When I was 15 or 16 I wasn’t simply a fan of The Doors, I wanted to be
Jim Morrison. That necklace he wears in those famous shirtless photos?
I made one for myself. Made it. Didn’t buy it, but actually got beads
and string and studied the photo and perfectly recreated it. I suspect
there are a lot of people who had similar experiences, and who
similarly eventually grew out of it. Morrison appealed to my self-image
as a tortured poet and genius and (potential) ladies man, but as I got
older I began to see the hollowness of his poetry and that his
self-destruction wasn’t really romantic but pathetic. By the time I was
in my mid-20s my relationship with The Doors was mostly severed, and
the group was reduced to a band who I would sing along with if they
happened to come on the classic rock radio station.



The first ten minutes of When You’re Strange, Tom DiCillo’s documentary
about The Doors, rekindled that adolescent fixation with Morrison. That
wasn’t a function of the film but rather the footage of Morrison
himself; even having lost my youthful shine to him the man is
undeniably magnetic. That magnetism is only increased by the fact that
DiCillo has filled his documentary with footage that Morrison shot of
himself for some kind of film project; bearded and shaggy, Morrison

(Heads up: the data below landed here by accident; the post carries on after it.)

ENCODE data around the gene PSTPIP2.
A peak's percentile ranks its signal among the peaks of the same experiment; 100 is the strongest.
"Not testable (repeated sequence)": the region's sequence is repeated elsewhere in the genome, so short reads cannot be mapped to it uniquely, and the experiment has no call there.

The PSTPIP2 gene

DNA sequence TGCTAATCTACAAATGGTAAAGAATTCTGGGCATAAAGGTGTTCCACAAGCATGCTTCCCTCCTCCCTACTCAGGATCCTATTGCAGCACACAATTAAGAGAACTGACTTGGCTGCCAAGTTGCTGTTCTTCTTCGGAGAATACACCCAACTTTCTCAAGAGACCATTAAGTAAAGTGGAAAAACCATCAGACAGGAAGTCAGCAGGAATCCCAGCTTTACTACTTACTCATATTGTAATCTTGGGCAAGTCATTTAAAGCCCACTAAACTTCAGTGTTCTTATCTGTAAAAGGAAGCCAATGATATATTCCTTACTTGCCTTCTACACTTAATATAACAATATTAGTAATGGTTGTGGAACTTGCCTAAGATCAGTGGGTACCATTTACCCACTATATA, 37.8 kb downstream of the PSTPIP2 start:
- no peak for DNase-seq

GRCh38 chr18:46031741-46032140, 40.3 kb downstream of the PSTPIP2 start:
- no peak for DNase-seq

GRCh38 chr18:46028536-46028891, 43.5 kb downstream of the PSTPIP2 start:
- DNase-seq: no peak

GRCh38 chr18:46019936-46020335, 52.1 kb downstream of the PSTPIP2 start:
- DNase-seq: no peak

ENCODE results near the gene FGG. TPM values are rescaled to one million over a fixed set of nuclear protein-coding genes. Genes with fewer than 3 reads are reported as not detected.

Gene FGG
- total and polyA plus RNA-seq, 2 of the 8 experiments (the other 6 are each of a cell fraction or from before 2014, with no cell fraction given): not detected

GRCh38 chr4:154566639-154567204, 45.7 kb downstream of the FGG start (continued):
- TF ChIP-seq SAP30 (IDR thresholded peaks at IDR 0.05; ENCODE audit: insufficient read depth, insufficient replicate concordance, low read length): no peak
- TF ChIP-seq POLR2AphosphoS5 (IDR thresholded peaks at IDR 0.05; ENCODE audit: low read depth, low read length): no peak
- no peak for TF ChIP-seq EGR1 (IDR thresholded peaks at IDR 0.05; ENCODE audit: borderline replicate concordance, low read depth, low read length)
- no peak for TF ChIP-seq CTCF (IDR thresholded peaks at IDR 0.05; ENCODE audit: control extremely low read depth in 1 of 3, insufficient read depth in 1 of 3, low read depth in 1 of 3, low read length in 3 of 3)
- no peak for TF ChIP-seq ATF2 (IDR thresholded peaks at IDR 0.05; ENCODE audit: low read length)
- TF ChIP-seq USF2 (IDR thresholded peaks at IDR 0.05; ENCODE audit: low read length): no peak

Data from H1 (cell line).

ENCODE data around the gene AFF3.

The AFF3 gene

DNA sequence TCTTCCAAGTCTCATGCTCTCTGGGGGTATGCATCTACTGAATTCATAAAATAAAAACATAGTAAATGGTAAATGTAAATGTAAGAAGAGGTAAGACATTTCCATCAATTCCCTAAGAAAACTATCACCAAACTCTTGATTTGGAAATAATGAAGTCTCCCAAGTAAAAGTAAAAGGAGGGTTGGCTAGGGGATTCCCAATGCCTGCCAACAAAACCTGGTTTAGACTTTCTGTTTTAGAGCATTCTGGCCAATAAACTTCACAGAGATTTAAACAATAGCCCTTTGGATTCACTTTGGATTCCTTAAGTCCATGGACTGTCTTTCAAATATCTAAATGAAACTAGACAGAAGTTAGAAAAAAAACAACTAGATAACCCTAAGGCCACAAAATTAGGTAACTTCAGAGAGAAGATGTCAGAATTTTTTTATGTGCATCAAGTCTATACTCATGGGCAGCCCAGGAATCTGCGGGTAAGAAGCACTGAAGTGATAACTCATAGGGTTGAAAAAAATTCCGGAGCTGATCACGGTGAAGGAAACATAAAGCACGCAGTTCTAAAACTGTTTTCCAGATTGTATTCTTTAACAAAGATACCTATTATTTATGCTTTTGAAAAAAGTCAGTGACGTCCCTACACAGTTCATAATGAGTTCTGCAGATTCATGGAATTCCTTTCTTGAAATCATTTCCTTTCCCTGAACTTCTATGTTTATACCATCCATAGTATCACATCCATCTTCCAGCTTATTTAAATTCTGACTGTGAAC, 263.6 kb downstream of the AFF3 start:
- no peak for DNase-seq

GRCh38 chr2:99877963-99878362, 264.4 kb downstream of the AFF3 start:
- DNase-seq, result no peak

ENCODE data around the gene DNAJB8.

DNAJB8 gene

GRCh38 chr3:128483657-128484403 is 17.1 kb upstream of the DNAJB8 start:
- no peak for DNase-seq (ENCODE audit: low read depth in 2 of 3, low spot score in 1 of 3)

drives through the desert, meeting people and coming upon various
situations. This is unseen stuff, a new side of Morrison that you would
doubtlessly think was staged in the modern day by a lookalike if you
didn’t realize it was previously unseen footage.



Unfortunately that footage (which DiCillo often uses to great effect in
illustrating aspects of The Doors’ story) is the only thing that is
worthwhile in this spectacularly underwhelming documentary. Eschewing
talking head interviews, DiCillo instead provides a sometimes tedious,
often on the nose narration over lots and lots of (quite good) archival
footage. At first I was intrigued by this approach, but after a while I
began to realize that I wanted the perspective provided by people
looking back at the time. Instead of hearing DiCillo telling me what
Morrison said to John Densmore, I wanted to hear John Densmore say what
Morrison told him. I wanted insight from the people who knew him, and
the people who were there. Without that insight the film becomes a
simple survey course of Doors history – I don’t know that there’s
anything in the film that was new or revelatory.



Except for the footage. But after a while I kind of wished I could just
see the footage and not have to sit through interminable Vietnam
sequences. DiCillo strives mightily to put the band into a 60s context,
but so much of this is obvious and on the nose that I don’t know who he
thinks his audience is. When You’re Strange might be a great entry
point for a 14 year old intrigued by the music of The Doors, but for
anyone with any knowledge of the band – or who has seen Oliver Stone’s
movie – it feels mightily redundant.



When You’re Strange feels like something I might have liked better on
DVD, watching from the comfort of my couch. When I’m watching a doc in
a theater I expect something really new to be brought to the table in
terms of insight, understanding or even facts. I’d rather watch unseen
footage in a more comfortable, casual situation. As a first exposure to
the history of The Doors I’d still recommend Oliver Stone’s movie over
this.

5 out of 10